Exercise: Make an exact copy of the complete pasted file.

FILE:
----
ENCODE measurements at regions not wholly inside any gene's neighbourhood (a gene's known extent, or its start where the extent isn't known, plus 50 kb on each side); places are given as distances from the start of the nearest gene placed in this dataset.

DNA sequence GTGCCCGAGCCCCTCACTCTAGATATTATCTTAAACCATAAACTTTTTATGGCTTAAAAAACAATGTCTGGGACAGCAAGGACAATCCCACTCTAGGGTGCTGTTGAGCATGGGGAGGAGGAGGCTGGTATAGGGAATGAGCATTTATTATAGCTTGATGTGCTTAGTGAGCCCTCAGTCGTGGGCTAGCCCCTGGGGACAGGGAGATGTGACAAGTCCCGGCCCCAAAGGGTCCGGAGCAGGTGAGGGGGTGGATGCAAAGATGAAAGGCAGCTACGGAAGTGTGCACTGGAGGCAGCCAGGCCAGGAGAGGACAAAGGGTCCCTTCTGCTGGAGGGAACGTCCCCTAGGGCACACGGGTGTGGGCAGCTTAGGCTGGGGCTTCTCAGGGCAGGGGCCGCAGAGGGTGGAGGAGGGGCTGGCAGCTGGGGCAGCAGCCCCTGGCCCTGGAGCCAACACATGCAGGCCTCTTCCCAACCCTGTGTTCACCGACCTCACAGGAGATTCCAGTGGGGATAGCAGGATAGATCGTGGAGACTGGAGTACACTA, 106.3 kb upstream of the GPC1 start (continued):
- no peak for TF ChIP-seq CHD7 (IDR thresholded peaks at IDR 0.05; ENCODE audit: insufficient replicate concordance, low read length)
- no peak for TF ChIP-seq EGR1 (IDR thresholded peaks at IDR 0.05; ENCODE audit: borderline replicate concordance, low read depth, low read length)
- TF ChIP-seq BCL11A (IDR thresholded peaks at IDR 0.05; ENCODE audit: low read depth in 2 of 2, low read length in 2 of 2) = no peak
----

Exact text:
ENCODE measurements at regions not wholly inside any gene's neighbourhood (a gene's known extent, or its start where the extent isn't known, plus 50 kb on each side); places are given as distances from the start of the nearest gene placed in this dataset.

DNA sequence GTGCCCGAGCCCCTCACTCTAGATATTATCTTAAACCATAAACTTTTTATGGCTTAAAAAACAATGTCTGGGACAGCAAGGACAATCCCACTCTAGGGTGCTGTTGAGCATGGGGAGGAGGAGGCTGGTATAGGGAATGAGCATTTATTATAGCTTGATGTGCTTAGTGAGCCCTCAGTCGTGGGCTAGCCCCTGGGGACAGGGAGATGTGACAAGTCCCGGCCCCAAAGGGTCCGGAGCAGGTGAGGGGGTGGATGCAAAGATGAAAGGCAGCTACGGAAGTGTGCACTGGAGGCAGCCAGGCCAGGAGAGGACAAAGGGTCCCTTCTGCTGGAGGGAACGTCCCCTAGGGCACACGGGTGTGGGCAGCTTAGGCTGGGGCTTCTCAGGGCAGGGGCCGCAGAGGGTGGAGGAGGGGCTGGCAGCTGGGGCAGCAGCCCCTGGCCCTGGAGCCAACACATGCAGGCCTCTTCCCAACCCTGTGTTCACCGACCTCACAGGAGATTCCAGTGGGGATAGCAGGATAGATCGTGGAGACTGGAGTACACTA, 106.3 kb upstream of the GPC1 start (continued):
- no peak for TF ChIP-seq CHD7 (IDR thresholded peaks at IDR 0.05; ENCODE audit: insufficient replicate concordance, low read length)
- no peak for TF ChIP-seq EGR1 (IDR thresholded peaks at IDR 0.05; ENCODE audit: borderline replicate concordance, low read depth, low read length)
- TF ChIP-seq BCL11A (IDR thresholded peaks at IDR 0.05; ENCODE audit: low read depth in 2 of 2, low read length in 2 of 2) = no peak